It seems that students in Naperville School District 203 are pretty satisfied with their schools — and their parents as well, for that matter.
School District 203 officials this week reported results of exit surveys taken by graduating seniors at the district’s two high schools. The surveys are based on a 2010 initiative using consultant School Perception. The firm conducts exit surveys with graduating seniors, then a followup survey after 18 months and another after the student has been out of District 203 for five years.
The results announced this week are from the survey of students 18 months after graudation.
“It’s very similar to the data from 2010,” is how Assistant Superintendent for Assessment Tim Wierenga described the results for the Board of Education.
Wierenga said that students seemed to appreciate the education they got in district high schools slightly more as time passed, although he noted that the 18-month survey of the class of 2011 was still similar to its exit surveys.
The survey found that 96 percent of 2011 graduates are in either four-year college institutions (86 percent) or two-year colleges (10 percent), although Wierenga noted that there may be some overlap in the data. Six percent are either not enrolled or fall into the “other” category, and no graduates report being in an apprentice program, although 1 percent reported being in a vocational or technical program.
In overall satisfaction, 86 percent said they were either very satisfied (40 percent) or satisfied (46 percent) with their educational experience in District 203 high schools.
As for District 203 curriculum, math, social studies, writing and composition were judged most influential in helping students in college, with all scoring just above three on the four-point scale.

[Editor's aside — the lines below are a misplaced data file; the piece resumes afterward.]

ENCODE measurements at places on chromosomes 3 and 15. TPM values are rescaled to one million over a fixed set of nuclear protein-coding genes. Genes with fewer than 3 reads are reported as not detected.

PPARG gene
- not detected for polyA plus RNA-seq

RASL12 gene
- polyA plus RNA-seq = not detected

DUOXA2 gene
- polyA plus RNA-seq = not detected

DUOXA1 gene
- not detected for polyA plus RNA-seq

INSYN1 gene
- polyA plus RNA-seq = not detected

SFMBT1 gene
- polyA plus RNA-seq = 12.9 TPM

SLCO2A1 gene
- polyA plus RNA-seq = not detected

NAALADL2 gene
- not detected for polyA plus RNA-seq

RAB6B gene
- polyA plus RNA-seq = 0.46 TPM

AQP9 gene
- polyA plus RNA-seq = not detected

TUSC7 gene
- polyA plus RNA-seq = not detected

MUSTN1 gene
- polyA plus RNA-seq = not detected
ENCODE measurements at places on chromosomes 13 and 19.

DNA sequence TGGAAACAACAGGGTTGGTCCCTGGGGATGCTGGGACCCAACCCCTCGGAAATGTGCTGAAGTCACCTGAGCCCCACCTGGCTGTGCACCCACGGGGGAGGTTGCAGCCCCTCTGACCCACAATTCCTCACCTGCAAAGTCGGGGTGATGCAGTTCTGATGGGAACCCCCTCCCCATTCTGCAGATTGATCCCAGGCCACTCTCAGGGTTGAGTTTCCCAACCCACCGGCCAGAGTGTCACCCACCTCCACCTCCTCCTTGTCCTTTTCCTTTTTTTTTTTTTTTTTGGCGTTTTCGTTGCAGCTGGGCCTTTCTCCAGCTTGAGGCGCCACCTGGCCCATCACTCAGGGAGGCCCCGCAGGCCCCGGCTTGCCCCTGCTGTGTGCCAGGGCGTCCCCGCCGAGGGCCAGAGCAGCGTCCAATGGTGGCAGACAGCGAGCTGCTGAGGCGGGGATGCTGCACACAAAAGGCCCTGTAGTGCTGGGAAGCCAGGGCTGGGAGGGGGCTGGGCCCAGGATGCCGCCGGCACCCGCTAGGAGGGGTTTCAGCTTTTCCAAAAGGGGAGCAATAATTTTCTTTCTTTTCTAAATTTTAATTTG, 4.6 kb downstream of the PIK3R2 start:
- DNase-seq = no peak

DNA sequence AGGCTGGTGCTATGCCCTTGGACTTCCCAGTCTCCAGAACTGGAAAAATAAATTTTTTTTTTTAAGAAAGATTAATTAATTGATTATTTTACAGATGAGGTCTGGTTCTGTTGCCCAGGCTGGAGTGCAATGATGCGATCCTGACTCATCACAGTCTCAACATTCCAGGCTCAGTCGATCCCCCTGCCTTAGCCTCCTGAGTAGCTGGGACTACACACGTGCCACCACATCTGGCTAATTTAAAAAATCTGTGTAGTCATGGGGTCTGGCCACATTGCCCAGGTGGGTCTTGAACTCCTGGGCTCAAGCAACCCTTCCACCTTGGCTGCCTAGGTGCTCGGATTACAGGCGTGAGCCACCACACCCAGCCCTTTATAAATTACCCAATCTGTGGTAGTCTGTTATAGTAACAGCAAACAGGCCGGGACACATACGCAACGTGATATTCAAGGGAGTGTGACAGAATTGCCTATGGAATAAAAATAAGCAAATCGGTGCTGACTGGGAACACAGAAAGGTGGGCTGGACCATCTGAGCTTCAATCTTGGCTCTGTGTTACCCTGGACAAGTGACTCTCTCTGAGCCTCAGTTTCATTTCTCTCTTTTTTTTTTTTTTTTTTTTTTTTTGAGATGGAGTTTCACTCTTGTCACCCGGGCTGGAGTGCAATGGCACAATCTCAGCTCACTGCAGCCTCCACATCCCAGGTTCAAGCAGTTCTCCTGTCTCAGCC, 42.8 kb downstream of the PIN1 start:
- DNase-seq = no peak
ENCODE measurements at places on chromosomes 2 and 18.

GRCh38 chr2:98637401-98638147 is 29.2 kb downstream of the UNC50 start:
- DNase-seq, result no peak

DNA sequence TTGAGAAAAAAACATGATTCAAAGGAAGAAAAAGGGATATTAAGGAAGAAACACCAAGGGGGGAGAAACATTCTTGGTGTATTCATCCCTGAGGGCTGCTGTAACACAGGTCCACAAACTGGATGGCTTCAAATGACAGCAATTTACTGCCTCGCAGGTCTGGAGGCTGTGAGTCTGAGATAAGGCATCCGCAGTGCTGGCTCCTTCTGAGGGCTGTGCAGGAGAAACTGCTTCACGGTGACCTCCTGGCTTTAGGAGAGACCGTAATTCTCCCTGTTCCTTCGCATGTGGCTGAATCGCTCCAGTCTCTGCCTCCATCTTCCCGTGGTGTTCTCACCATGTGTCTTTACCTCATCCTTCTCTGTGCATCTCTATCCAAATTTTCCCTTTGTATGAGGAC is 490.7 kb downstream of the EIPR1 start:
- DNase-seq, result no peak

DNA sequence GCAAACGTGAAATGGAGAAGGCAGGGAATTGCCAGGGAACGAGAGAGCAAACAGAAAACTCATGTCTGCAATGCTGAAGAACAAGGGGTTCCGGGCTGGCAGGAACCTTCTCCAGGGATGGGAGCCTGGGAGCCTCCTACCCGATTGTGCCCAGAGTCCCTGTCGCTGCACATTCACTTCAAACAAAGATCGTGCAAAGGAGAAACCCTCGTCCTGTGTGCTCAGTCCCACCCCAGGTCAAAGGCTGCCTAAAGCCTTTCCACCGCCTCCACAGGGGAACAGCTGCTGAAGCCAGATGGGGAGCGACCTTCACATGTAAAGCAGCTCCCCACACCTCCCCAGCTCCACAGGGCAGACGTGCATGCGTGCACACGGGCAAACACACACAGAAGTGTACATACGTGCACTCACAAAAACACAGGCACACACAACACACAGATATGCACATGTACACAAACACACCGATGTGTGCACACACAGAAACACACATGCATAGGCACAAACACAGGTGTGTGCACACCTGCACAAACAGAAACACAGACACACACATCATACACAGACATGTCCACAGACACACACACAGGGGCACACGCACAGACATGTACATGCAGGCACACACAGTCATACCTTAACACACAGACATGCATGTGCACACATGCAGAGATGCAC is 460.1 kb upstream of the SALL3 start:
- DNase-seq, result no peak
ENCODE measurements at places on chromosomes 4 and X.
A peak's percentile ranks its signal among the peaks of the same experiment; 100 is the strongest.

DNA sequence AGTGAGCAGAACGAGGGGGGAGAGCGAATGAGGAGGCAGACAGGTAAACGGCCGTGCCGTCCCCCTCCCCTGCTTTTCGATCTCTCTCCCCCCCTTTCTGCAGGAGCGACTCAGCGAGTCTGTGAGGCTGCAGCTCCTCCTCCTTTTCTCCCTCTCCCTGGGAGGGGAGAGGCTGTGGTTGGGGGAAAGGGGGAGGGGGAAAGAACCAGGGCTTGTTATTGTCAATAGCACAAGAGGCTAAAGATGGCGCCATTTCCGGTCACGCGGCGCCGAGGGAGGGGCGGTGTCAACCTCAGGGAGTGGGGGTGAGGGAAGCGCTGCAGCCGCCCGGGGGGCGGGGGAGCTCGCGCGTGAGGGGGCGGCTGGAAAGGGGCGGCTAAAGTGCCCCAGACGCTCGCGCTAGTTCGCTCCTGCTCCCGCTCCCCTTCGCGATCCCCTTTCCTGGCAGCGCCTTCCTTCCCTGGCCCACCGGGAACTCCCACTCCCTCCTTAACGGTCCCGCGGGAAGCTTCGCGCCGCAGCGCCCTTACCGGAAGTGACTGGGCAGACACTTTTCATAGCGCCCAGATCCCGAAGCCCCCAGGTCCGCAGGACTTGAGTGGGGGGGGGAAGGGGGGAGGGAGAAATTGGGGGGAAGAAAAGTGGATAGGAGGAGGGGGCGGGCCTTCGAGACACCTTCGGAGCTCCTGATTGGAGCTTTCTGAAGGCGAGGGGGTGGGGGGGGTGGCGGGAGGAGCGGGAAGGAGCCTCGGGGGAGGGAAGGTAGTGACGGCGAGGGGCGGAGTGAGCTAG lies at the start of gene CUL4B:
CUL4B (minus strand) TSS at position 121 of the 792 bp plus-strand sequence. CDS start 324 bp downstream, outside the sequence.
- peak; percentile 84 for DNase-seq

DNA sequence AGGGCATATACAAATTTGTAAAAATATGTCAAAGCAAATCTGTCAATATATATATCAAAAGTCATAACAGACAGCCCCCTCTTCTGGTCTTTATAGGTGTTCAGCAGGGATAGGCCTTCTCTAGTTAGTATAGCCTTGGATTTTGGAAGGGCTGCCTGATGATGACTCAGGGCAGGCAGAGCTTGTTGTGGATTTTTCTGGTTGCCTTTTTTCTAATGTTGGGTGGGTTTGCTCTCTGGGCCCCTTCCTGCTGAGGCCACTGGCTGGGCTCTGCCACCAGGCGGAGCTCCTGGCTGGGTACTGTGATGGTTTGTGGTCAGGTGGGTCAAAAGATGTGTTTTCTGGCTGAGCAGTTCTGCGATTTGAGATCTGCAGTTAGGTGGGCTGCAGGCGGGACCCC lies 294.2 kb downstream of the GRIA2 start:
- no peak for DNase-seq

Less influential were music, art, foreign language and business curriculum, all coming in slightly under three on the scale, but Wierenga pointed out that the result could be misleading because they were not subjects that every student participated in.
As for who helped them get to their current status, most students listed parents as their biggest help (79 percent), with counselors (34 percent) and teachers (33 percent) also influential.
“It is interesting to see that they do turn to other people,” Wierenga said.
Wierenga noted that staff was still interested in refining the methodology used in the study, and stressed that not only was more career data needed, but also demographic data to help the district pinpoint where problem areas may exist.
“We didn’t get a lot of demographic data with this,” he said.
School Board member Donna Wandke asked about the possibility of getting data from junior high school students and Wierenga said it was an area to be considered for future surveys.
“We might want to look at a way to make it more K through 12 oriented,” he said.